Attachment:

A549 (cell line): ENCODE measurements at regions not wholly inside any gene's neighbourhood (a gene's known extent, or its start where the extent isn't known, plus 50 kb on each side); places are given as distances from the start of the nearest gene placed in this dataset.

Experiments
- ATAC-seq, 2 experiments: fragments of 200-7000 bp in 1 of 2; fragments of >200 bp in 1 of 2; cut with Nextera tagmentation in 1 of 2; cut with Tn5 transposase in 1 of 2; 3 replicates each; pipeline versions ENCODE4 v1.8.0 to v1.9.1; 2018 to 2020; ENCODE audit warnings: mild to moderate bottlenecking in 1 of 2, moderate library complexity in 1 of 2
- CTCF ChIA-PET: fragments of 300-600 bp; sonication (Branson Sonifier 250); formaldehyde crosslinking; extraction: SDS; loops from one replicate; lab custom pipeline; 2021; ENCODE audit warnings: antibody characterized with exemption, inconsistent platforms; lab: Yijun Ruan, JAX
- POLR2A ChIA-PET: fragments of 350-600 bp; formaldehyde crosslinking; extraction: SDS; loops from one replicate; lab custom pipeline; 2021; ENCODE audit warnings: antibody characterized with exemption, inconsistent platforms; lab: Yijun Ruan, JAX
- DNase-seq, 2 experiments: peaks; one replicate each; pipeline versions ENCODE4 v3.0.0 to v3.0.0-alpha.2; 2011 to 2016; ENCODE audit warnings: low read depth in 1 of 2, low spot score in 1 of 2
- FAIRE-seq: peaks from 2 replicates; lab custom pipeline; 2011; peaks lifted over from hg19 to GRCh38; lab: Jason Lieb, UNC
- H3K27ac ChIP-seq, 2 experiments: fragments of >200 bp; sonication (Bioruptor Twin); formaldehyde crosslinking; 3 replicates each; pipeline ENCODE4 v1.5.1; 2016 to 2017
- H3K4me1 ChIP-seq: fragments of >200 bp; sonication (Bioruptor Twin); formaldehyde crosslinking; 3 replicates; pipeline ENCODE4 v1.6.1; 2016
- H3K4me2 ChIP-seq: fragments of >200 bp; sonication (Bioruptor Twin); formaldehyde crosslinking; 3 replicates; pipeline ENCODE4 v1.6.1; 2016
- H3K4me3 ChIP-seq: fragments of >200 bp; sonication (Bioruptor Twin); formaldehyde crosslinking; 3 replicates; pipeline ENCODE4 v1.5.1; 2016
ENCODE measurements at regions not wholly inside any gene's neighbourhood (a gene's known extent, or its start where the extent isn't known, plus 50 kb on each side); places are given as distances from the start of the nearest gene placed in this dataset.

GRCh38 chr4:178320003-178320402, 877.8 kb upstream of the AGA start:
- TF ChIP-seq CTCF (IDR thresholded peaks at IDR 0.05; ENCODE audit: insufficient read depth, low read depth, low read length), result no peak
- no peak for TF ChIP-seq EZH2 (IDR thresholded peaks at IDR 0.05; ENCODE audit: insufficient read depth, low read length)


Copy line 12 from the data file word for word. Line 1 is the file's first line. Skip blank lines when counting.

ENCODE measurements at regions not wholly inside any gene's neighbourhood (a gene's known extent, or its start where the extent isn't known, plus 50 kb on each side); places are given as distances from the start of the nearest gene placed in this dataset.